(this post inspired by Wendy)
I love coffee.
I started drinking it when I was 16 and never looked back. I suppose at the time it was the one thing I could do to feel mature...sit in Dupar's coffee shop and drink coffee...just like a grown-up .
My little Russian Nana (grandmother) used to ask me: "Honey, vhy do you drink that dirty vater?"
Yeah...tell that to Howard Schultz, founder of Starbucks. Who knew, that 20 years later that dirty vater would become an industry unto itself. (well, not that coffee wasn't already an industry, it's just that who knew it would become a "designer" industry).
And why is it that Starbuck's is so popular?...How come people flock to pay $3.00 for something that was only 50 cents, with free refills to boot, not so long ago?
Now, this may surprise you, but I like my coffee black. That's right, you heard me; BLACK. None of this wussy cream or sweet and low or sugar for me...uh uh; oh no.
What is it about coffee that makes it so irresistible? I can't get enough of coffee flavor.
Coffee icecream (yeah, now there's a surprise)
Coffee cake (does that count?)
Now, I'm sure the caffeine has nothing to do with it. That morning jolt and rush, that comes after those two mouthwatering cups that I savor each morning means nothing to me. Really.
It's simply the magnificent flavor that beckons me back everytime.
But I started to think, what has coffee meant to me throughout my life? As I approach the ripe age of 51, I realize that my coffee habits are simply a reflection of my life stages.
As a teenager, coffee was the gateway to dating. It meant staying up late, talking, giggling, and flirting. Yes, drinking coffee was just part of the early mating ritual. If you drank coffee at 16, it signaled to the boys that you were "mature" enough to date.
On to college. Of course, coffee is mandatory in college. How else can you pull an "all nighter" that it takes to start and finish a 20 page paper that's due the next day? In fact, I'd have to say that through my twenties, coffee was essential.
Coffee got me up every morning to face a treasure trove of jobs all through my twenties. It kept me going at night so I could stay up late, while my girlfriends and I were on the hunt for the perfect man each weekend. Did I just say that out loud?
thank goodness Mr. Cruisin came along when I was 27...that hunt was getting pretty old. Perhaps having Dick Cheney along would have sped things up.
Coffee shops were where some of my most memorable conversations with friends about life, love, politics, and religion were held into the wee hours of the morning.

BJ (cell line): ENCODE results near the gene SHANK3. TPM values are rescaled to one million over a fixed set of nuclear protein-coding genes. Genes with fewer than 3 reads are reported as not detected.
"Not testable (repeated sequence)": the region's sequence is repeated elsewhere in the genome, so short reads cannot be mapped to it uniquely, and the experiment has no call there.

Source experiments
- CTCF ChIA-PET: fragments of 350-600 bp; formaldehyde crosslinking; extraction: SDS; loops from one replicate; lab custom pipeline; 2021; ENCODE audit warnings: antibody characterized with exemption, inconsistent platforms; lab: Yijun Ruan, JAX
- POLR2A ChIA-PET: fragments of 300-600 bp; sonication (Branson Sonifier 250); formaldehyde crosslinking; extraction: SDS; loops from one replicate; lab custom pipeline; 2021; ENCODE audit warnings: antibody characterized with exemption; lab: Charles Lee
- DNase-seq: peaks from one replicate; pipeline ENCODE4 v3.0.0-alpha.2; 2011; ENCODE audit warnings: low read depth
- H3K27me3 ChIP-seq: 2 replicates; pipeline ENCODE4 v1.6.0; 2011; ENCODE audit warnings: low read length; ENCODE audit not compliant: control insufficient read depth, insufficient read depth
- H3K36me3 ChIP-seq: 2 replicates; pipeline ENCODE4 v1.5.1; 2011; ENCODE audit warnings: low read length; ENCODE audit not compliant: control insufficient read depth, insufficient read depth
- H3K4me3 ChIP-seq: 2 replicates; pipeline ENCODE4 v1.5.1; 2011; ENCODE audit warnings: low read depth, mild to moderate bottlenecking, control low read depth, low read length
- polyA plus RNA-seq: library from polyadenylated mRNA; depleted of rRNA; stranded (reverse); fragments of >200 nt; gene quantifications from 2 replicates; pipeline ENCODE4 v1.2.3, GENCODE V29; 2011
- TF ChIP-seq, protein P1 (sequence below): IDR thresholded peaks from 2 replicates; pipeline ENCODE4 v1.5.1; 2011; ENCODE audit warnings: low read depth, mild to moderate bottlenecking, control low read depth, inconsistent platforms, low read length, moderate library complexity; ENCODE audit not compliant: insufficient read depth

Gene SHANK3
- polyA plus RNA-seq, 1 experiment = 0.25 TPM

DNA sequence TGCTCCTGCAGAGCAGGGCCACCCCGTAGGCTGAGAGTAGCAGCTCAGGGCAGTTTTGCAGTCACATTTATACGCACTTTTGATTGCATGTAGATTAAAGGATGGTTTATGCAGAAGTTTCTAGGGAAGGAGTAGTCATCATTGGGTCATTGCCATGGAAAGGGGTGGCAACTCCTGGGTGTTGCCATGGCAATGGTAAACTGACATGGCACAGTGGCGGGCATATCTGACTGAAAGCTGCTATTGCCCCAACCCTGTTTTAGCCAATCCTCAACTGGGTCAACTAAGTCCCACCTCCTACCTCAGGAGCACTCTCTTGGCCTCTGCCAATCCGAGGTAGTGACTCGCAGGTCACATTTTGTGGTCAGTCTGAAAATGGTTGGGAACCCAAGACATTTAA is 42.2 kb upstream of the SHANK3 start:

Marriage and then babies came along. You know, those sweet little beings that, although under 2 feet tall and often less than 8 pounds, control every move you make. Within a few months, I actually began to look like I could've auditioned for a part in Michael Jackson's Thriller video.
But once again, the faithful java was there...waking me each morning, so I could perform my motherly duties.
And all through my forties and now into my, ahem, choke, cough, fifties...coffee has been a social bridge.
The local Starbucks on a Sunday morning, for many years, was the place to be. After the movies on a Saturday night, let's go out for coffee. Now, I'm too lazy to go out to Starbuck's on a Sunday morning, and who bothers with the movies anymore...finding a good one is almost impossible.
But the last several years, coffee has continued to perform a very important function.
Each and every morning, Mr. Cruisin and I sit at the kitchen table drinking coffee. This is where we quietly, calmly discuss:
our lives, children, politics, work, what's broken and needs to be fixed, who is ill, and who is doing great things, will we always stay in this house, should we go out with so and so next weekend, didn't you love Grey's Anatomy last night dearest (yeah, he really says that to me), what's for dinner tonight, and what's on your agenda today.
A simple cup (or two) of coffee in the morning has become our anchor. Every morning is spent connecting through coffee. It's the time we simply talk, with few distractions. Our children have left for their day, and we are free from responsibility and duty. Okay, maybe it's only for 50 minutes...but 50 minutes without distraction is like 500 minutes in dog years (or something like that).
And so it seems that coffee has done more than provide that extra jolt needed to get going in the morning.
It has provided the stability, routine, and warmth necessary for two people's hearts and minds to connect each and every day.
Hmmmm...maybe Howard Schultz knew exactly what he was doing.